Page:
Japan has been known to be a very insular country, but as of late Blacks–African Americans and Africans–have been making their mark on the country, despite lingering stereotypes. Blacks are finding that the Japanese are willing to do business with them as well as accept them as entertainers.
Take Dante Carver, for example. The 33-year-old African-American is the most popular television personality in Japan.
There is also a popular blog for blacks in the country – Sista in Sendai – that offers resources and an outlet for a growing number of blacks living in Japan.
There is a former professional wrestler and American footballer, Robert Malcolm “Bob” Sapp, who has made a major name for himself in Japan as a pitchman. Sapp currently has an MMA record of 11?6?1, mostly fighting in Japan. He is well-known in Japan, where he has appeared in countless commercials, television programs, and various other media, and has released a music CD, It’s Sapp Time.
And not long ago fitness guru Billy Blanks took his Tae Bo exercise phenomena to Japan with great results.
On top of this, the most popular enka singer (traditional?Japanese music) is African-American. To say Jero White Jr. (who goes by just Jero) is hot in Japan is an understatement. He is a mega star in the country. It seems it was his grandmother who first exposed him to?enka singing and loving the music so much he made it his mission to move to Japan and perform as an enka singer. Now the 25-year-old is considered one of the best in the country. ??
But of course, Jero is not the only singer that is hot in Japan. While Shota is actually Japanese, he recently teamed up with R&B singer Joe to do a duet. “Including myself, Joe is like an R&B icon for many Japanese Black Music listeners and music lovers,” says Shoto. “For many of them, Joe might have been their introduction to American R&B music. Why did I decide to work with him? It is because I really like him.”??
For Joe, he says he appreciates the love of his music from Japanese fans. “I love performing in Japan, so much so that I return every year.?From the very first time I performed there, the reception has always been warm and friendly.?They really?have an appreciation for R&B music,” he says. ??As far as the enka singer, Shoto also has praise. “Jero is wonderful! Because music is a universal language, everyone can sing different kinds of music and become happy! I also sing enka (Japanese folk/soul music) when I go to Karaoke bars, too!”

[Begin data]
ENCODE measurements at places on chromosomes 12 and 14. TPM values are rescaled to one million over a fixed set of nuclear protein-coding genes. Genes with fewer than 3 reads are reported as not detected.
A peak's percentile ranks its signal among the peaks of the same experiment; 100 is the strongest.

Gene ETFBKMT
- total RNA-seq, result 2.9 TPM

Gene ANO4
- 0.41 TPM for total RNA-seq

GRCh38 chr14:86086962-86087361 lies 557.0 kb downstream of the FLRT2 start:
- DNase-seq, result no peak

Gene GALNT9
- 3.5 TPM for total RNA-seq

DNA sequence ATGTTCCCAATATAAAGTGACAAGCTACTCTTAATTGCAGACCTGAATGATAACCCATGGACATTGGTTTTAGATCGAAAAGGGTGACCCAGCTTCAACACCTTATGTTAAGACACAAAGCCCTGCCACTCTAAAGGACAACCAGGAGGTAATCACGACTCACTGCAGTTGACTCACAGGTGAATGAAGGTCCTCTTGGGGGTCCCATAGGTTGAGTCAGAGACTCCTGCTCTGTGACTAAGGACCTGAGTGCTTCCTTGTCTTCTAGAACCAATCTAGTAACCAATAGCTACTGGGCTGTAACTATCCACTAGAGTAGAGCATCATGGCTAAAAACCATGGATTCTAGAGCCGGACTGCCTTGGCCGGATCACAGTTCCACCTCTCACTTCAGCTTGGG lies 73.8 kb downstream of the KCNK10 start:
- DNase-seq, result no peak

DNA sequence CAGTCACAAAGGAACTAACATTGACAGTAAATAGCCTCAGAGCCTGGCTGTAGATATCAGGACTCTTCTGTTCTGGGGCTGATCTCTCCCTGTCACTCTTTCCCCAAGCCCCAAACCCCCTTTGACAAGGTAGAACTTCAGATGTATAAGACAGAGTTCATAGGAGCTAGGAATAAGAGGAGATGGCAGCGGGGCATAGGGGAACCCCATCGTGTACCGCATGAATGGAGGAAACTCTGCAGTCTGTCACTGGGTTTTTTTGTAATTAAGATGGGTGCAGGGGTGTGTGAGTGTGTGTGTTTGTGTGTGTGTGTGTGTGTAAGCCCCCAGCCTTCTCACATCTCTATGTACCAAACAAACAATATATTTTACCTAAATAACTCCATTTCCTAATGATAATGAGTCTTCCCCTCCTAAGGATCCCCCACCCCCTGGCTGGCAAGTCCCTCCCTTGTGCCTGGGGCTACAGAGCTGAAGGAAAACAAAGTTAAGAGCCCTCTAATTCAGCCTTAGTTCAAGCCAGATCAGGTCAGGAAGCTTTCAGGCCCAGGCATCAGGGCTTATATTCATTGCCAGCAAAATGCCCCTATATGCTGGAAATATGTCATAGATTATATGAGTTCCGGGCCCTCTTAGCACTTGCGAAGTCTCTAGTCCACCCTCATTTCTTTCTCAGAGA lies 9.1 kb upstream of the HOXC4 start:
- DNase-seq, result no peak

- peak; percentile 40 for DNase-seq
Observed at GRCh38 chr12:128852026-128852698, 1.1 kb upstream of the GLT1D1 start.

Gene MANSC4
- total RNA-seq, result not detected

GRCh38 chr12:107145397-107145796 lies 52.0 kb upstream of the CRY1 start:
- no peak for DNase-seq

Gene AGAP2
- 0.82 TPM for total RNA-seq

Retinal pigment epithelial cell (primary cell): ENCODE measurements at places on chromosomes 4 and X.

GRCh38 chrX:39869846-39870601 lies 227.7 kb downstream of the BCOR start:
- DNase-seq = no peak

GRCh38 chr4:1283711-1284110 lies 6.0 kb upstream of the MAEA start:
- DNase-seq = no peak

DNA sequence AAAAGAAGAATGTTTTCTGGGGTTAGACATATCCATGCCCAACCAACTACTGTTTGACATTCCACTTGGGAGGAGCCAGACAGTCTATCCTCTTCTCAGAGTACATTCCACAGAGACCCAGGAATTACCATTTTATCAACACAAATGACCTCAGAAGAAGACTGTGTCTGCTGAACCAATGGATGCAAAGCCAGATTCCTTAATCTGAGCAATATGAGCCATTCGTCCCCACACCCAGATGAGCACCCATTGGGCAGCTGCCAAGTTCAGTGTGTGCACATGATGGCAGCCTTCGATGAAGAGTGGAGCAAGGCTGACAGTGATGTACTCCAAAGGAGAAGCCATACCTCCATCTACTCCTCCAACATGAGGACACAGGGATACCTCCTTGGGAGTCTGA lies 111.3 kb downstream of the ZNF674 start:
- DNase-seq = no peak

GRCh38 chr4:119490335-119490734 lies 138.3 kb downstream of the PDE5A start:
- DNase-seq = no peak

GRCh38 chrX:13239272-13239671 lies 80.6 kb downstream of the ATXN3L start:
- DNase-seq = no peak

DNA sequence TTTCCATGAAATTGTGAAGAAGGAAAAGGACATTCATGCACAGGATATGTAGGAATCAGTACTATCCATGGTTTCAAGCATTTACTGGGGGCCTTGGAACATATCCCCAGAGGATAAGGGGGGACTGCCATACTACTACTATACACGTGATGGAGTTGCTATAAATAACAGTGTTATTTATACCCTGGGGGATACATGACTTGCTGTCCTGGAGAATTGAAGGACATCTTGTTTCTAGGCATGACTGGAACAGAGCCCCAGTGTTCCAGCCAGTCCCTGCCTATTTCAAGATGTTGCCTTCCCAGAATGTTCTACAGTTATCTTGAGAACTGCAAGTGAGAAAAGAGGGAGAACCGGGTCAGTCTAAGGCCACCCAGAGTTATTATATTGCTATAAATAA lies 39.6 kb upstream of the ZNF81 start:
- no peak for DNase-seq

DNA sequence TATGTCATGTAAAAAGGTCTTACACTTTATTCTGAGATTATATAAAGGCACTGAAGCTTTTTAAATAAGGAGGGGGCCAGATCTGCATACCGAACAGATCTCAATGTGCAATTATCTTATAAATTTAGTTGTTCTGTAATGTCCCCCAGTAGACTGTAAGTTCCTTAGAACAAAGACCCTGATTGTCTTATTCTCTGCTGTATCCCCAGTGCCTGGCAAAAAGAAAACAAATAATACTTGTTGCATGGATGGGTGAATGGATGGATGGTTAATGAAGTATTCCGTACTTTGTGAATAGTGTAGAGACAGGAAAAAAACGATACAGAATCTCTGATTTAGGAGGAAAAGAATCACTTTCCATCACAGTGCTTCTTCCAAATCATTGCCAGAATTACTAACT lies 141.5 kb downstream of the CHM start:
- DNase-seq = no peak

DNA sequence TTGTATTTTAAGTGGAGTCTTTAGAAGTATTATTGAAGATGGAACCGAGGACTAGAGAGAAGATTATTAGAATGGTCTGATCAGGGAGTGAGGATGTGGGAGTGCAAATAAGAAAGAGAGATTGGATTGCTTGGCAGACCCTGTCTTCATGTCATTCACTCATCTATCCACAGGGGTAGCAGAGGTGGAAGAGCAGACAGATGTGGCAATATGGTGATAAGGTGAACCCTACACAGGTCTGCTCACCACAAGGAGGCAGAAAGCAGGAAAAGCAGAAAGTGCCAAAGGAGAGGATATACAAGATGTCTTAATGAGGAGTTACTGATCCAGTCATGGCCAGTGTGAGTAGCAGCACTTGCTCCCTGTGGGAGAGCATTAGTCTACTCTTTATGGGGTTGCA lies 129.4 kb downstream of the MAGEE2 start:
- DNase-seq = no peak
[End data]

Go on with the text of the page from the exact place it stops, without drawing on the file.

On to Carver, perhaps one of the best-known faces in Japan: he recently signed a deal to be the spokesperson for Japanese mobile phone company Softbank, one of his countless endorsements and television appearances.
The Softbank deal made him a household name. According to CM Databank, a Japanese marketing research company that tracks the country?s top television actors, Carver?ranked as Japan?s number one television commercial star.
But when he first went to Japan, family and friends thought it was a bad move, especially since he did not speak the language (he is learning). “Friends of mine kept talking about their experiences. But over a very short time, I just had to see for myself I guess. Plus, people around me weren’t too positive about my desire to act in Japan,” he recalls. “It was always, ‘you know you’re not Japanese right?’ and ‘I heard they don’t like black people/foreigners? or ‘But you don’t speak the language’. But I felt it was good timing and a great life challenge.”
A graduate from Virginia Commonwealth University with an international business degree, he initially worked for an insurance company. But when he had the chance, he pursued?his lifelong dream of acting pursue a childhood dream to try acting–in Japan.
But breaking into the Japanese acting market wasn?t that easy. “It took persistence! I went on 121 auditions,” he explains. “I spent $130 once to take a train to Tokyo for work as an extra. I took chances again and again. Shortly after, I was contracted.”
Still, Japan does not have a global reputation of being very welcoming to outsiders.?”Like home, stereotypes and tunnel vision can be strong. I try not to let it get to me,” notes Carver. “If I did, I’d never go out and do things. How did I get past this? You can never really get past it. It is like?saying racism doesn’t exist. Instead, move forward and/or past it. Energy can be spent more creatively. You deal with racism with a?smile. Again, I can do better things with my time. Here, either people like you, love you, respect you, or wouldn’t bat an eye in your direction. It’s like being back home. People are people. I’m a people person.”
He credits his success to his own persistence and positive thinking. Says Carver, “I guess part of it could be because I’m a pretty positive person. I have high energy and focus even when I’m not working. I try to make the most of everything I can. Never know what could come out of it.”
He has much more planned in Japan. “I just filmed an indie over the summer here in Tokyo. It’s a dramedy with a twist called ‘Pancakes’.”?? ?
Although he has become a success in Japan, he has not ruled out Hollywood. “I would love to?break the bank again- in Hollywood. I?d love to do a great TV series and/or movie. I love the entertainment world.”